By OWEN MORRIS
Going into this week, the class had been cooking seafood and poultry and learning the ins and outs of the real meat and potatoes of cooking. Also, we'd been gaining confidence. We have spent enough time in this particular kitchen to know its idiosyncrasies and where everything should be. Actually, the idiosyncrasy in this kitchen is pretty disruptive. It has to do with the stove-tops.
I've complained about the stove-tops in a past diary. There are only two for the entire class, but that's not my biggest complaint. For reasons I've been told have to do with cost, our class uses electric stove tops. To someone who has always cooked on an electric stove top that may not seem like a big deal, but electric stove tops are unheard of in professional kitchens -- except when someone's telling a joke.
Gas stove tops are so so much better. With gas, the top heats quickly and you can easily increase or decrease temperature on the fly. Neither is easy with the best electrical stove tops, much less the ones in our classroom. We've learned to adjust, though. Instead of turning the heat up or down, you move pans to different places that are hotter or cooler -- sometimes halfway off the stove top. When you're boiling water it's not a big deal, but when you're making something as sensitive to heat as rice, like the class did last night, it becomes a nightmare.
Like rock music, there is so much bad rice out there that sometimes people forget what good rice looks and tastes like. Rice is tough to get right. Especially on an electric stove top.
Each person in class was required to make three dishes of rice: rice pilaf and steamed rice, both using long-grain white rice, and boiled rice using brown rice. White rice isn't that hard. It always uses a 2-to-1 ratio (two cups water to one cup rice) and takes about 20 minutes to cook, depending on the method. Brown rice, though, is what the instructor referred to as "devil's rice." It takes twice as long to cook, uses more liquid (3-1 ratio) and is impossible to get the texture exactly right. The reasons for using it, though, are that it's nutritious and — um — that it's nutritious!
If I had nothing to do but wait 40 minutes and watch my brown rice I could have made it perfectly. But the trick with the class is to get all of the starches to finish about the same time so everything is fresh and warm when plating it. Since we were also working on pasta, and pasta takes the longest, that's what I started with.
Pasta is simple to make. It's just flour and eggs. There's a myth that you need to use semolina flour, but bread flour will also work and that's what we used. By whisking eggs in a bowl and then adding enough flour until it turns into a dough, we skipped the traditional way of building a volcano of flour and adding the eggs to the middle. Once the pasta was in dough form, we took it out of the bowl and started kneading it with more flour until it was no longer sticky. Then we wrapped it to protect it from drying out and let it sit for at least 30 minutes.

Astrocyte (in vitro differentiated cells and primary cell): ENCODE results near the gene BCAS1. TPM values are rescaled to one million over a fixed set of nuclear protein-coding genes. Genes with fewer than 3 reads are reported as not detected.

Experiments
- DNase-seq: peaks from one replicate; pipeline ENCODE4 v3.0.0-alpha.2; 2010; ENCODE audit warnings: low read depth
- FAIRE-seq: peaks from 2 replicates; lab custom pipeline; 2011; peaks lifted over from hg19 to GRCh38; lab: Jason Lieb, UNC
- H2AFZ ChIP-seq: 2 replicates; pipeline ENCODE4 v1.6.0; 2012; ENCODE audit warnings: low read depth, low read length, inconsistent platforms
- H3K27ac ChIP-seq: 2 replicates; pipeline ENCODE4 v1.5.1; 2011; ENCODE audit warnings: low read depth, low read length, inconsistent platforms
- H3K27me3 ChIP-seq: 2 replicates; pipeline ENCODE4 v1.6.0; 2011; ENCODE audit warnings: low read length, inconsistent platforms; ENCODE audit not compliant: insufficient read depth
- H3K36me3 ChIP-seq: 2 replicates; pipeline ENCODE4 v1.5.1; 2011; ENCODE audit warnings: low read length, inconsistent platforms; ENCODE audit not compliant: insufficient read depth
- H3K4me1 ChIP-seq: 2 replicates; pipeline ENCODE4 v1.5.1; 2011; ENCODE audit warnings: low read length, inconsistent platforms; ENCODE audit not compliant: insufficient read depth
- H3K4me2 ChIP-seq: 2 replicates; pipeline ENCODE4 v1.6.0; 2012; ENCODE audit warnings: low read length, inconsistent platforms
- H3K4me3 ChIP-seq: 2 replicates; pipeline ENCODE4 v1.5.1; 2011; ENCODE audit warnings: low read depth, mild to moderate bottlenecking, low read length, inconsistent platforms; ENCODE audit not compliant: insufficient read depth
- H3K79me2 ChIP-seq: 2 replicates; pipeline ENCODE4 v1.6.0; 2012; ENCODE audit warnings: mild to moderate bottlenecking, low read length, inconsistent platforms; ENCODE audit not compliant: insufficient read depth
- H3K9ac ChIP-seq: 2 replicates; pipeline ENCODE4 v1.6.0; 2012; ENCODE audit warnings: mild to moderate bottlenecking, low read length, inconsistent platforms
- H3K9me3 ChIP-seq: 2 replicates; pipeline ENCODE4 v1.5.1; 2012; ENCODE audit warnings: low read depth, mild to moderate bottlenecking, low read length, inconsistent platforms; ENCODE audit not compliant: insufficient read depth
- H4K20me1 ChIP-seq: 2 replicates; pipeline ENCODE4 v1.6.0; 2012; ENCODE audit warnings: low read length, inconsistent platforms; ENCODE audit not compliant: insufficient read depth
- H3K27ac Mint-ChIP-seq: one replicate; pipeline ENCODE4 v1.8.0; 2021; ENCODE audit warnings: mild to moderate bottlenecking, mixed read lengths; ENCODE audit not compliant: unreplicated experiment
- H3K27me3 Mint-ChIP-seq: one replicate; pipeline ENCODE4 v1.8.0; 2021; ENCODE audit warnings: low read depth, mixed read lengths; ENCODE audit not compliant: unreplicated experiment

After finishing that and quickly prepping the potatoes we had to boil for another starch dish, I turned started getting the brown rice on the stove-top. I was going rather quickly and was able to grab a nice, hot part of the stove top before it got too crowded. With the brown rice on, I set my watch for 35 minutes (be on the safe side) and got to work on the white rice.
Steamed rice is easy with a steamer. It's just water and rice covered with foil and put in the steamer. The trickiest part is making sure not to burn yourself, since steam is hot as hell and invisible. Rice pilaf is equally easy. It's a little butter and diced onion lightly sweated in the bottom of a pan; then you put the rice in and try to coat it with the onion and butter as much as possible. Finally you add the liquid (stocks work better for pilaf than water) and pop it into the oven.
I did all of the above and turned my attention to boiling the potatoes. By then, the stove top was crowded with the other students' rice and potatoes, and I couldn't find a good spot. I picked what I thought was the best available spot and set it down. After cleaning my station I returned to see the water temperature had risen maybe a dozen degrees. It was clear my potatoes were not going to boil. Meanwhile, my brown rice was boiling too vigorously. So I switched the two pots around.
I must have switched the two pots seven times in twenty minutes. The constant monitoring payed off and my brown rice and potatoes came out well, though the brown rice was still too mushy. Unfortunately, I ignored my rice pilaf, which sat in the oven too long and turned brick-like.
I also fell behind on my pasta so that by the time I had rolled out the dough and run it through a pasta machine (every house should have a pasta machine) my brown rice was already cooling off. So much for finishing all at once.
As the instructor was doing the final tastings, he kept commenting that most peoples' brown rice was too mushy or wet or burnt and at the end I thought he was going to lecture us on failing at brown rice. Instead he delivered a concise but apt statement: "I have no doubt that you would have all done better on gas. No doubt at all."